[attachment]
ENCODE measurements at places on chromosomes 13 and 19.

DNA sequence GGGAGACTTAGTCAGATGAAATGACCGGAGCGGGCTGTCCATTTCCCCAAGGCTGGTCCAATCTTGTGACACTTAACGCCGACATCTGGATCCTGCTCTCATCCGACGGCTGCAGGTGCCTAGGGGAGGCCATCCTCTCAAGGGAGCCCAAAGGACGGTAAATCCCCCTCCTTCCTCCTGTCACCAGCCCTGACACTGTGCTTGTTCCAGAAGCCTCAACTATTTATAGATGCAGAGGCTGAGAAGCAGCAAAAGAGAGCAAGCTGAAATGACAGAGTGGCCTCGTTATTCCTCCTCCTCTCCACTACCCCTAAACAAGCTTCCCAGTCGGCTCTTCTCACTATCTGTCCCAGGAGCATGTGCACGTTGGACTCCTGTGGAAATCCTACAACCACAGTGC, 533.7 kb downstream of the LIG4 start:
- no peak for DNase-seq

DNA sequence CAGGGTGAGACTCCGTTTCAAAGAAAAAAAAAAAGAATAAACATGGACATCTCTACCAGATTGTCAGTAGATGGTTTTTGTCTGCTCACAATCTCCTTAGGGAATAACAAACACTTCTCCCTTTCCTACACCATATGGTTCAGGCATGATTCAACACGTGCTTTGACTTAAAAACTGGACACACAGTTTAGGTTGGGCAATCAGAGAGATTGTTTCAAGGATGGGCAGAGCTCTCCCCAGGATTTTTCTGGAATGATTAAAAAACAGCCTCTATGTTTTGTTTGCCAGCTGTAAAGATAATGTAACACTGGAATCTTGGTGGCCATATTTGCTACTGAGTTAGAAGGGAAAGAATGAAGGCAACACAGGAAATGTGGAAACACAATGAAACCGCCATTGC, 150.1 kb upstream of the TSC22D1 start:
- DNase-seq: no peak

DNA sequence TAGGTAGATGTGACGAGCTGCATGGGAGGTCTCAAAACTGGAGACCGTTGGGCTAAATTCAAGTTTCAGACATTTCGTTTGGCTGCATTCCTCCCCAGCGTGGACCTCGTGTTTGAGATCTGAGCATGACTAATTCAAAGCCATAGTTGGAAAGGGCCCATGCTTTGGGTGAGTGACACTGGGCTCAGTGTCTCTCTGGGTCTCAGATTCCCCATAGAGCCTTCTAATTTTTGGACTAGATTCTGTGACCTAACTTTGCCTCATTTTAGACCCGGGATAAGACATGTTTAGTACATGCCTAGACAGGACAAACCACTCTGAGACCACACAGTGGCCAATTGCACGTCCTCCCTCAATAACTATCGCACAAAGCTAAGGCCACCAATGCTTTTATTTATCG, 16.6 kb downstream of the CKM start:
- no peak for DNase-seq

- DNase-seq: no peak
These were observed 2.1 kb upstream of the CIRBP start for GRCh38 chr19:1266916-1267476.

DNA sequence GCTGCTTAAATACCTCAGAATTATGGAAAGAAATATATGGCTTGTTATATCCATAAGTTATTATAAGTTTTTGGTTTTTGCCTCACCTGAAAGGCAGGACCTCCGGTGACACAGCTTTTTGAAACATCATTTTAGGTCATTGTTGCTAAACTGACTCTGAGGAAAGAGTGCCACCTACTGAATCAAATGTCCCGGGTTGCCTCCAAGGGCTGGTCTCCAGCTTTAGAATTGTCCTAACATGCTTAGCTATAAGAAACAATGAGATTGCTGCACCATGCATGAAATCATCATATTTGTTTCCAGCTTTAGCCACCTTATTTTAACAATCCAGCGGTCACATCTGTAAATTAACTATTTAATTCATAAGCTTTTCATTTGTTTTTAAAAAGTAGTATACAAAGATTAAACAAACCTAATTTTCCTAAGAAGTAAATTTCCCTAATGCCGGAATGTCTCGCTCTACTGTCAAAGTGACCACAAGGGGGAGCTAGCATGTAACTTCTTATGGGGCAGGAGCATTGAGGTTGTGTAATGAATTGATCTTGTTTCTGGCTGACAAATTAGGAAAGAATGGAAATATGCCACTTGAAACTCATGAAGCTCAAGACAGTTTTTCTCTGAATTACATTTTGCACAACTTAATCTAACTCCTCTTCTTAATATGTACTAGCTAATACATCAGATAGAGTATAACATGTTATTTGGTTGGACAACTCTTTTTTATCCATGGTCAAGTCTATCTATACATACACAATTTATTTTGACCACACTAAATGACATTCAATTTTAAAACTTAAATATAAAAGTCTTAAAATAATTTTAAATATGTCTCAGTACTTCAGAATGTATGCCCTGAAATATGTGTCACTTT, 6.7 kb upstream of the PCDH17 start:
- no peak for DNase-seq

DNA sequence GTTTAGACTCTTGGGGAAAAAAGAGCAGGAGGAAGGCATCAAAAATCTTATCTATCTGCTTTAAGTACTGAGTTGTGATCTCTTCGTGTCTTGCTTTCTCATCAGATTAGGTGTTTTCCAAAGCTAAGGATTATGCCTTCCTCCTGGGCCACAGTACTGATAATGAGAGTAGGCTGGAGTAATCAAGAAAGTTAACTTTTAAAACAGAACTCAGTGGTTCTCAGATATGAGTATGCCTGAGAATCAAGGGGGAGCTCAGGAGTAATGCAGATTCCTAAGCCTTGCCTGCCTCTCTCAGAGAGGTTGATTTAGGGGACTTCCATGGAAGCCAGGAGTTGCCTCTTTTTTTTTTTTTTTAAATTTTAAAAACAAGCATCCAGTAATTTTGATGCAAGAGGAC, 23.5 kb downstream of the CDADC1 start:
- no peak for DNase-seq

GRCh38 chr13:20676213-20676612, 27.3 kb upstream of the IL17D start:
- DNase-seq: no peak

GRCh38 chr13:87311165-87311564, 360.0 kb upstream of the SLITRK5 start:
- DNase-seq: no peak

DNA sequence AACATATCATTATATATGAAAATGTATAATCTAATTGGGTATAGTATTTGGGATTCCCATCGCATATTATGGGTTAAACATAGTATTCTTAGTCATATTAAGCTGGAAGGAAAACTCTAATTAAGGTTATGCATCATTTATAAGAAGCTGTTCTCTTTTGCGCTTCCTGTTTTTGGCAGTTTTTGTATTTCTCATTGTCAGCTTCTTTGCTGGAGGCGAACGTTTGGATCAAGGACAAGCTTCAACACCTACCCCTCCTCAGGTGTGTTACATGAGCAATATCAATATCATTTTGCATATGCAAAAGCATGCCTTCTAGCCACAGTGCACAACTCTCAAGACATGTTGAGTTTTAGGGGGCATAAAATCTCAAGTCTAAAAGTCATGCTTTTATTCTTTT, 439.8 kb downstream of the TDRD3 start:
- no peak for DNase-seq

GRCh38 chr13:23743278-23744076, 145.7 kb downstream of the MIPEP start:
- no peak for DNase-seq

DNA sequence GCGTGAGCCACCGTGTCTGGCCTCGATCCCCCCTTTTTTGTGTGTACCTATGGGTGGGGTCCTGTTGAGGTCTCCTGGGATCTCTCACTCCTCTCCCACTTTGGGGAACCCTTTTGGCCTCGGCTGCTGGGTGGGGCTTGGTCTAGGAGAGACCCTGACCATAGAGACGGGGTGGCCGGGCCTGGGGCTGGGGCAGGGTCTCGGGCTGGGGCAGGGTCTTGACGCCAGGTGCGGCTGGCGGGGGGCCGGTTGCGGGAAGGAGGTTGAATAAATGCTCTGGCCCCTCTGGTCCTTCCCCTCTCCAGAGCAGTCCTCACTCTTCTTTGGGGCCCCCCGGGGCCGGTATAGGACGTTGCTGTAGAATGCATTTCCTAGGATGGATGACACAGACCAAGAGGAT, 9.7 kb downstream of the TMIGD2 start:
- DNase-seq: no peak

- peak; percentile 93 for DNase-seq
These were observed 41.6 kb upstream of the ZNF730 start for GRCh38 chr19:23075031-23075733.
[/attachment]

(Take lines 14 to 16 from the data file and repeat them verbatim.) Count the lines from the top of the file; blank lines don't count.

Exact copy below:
GRCh38 chr13:20676213-20676612, 27.3 kb upstream of the IL17D start:
- DNase-seq: no peak

GRCh38 chr13:87311165-87311564, 360.0 kb upstream of the SLITRK5 start: